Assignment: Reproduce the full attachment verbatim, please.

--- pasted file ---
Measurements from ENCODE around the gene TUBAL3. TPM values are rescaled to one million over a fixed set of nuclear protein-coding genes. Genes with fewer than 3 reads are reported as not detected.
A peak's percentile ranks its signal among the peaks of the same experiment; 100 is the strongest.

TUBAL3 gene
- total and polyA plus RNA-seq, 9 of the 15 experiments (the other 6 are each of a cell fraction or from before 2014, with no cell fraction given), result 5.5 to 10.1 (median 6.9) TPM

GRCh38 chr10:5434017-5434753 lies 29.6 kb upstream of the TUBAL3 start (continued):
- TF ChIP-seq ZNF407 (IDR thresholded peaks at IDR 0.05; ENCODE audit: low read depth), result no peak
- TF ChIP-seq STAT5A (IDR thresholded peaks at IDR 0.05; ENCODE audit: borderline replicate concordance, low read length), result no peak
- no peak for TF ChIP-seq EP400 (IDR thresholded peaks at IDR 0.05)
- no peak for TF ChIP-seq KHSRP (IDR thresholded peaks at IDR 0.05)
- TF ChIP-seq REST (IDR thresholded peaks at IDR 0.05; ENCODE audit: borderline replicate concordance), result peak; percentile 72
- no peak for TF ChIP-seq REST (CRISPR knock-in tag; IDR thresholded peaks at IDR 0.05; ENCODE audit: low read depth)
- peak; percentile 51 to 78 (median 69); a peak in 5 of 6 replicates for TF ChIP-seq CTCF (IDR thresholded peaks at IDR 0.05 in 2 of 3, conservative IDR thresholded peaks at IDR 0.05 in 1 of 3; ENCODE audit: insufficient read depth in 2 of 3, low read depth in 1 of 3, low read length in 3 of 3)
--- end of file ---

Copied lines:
Measurements from ENCODE around the gene TUBAL3. TPM values are rescaled to one million over a fixed set of nuclear protein-coding genes. Genes with fewer than 3 reads are reported as not detected.
A peak's percentile ranks its signal among the peaks of the same experiment; 100 is the strongest.

TUBAL3 gene
- total and polyA plus RNA-seq, 9 of the 15 experiments (the other 6 are each of a cell fraction or from before 2014, with no cell fraction given), result 5.5 to 10.1 (median 6.9) TPM

GRCh38 chr10:5434017-5434753 lies 29.6 kb upstream of the TUBAL3 start (continued):
- TF ChIP-seq ZNF407 (IDR thresholded peaks at IDR 0.05; ENCODE audit: low read depth), result no peak
- TF ChIP-seq STAT5A (IDR thresholded peaks at IDR 0.05; ENCODE audit: borderline replicate concordance, low read length), result no peak
- no peak for TF ChIP-seq EP400 (IDR thresholded peaks at IDR 0.05)
- no peak for TF ChIP-seq KHSRP (IDR thresholded peaks at IDR 0.05)
- TF ChIP-seq REST (IDR thresholded peaks at IDR 0.05; ENCODE audit: borderline replicate concordance), result peak; percentile 72
- no peak for TF ChIP-seq REST (CRISPR knock-in tag; IDR thresholded peaks at IDR 0.05; ENCODE audit: low read depth)
- peak; percentile 51 to 78 (median 69); a peak in 5 of 6 replicates for TF ChIP-seq CTCF (IDR thresholded peaks at IDR 0.05 in 2 of 3, conservative IDR thresholded peaks at IDR 0.05 in 1 of 3; ENCODE audit: insufficient read depth in 2 of 3, low read depth in 1 of 3, low read length in 3 of 3)